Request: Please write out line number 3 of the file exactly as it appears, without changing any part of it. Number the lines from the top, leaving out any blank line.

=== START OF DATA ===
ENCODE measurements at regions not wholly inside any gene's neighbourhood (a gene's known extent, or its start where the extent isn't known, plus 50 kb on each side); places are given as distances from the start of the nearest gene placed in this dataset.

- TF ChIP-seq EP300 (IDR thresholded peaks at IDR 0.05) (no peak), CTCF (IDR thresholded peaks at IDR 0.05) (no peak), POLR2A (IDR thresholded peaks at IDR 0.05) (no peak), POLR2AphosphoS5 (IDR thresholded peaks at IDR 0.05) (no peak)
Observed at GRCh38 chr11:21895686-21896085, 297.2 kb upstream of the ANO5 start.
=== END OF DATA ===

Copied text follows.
Observed at GRCh38 chr11:21895686-21896085, 297.2 kb upstream of the ANO5 start.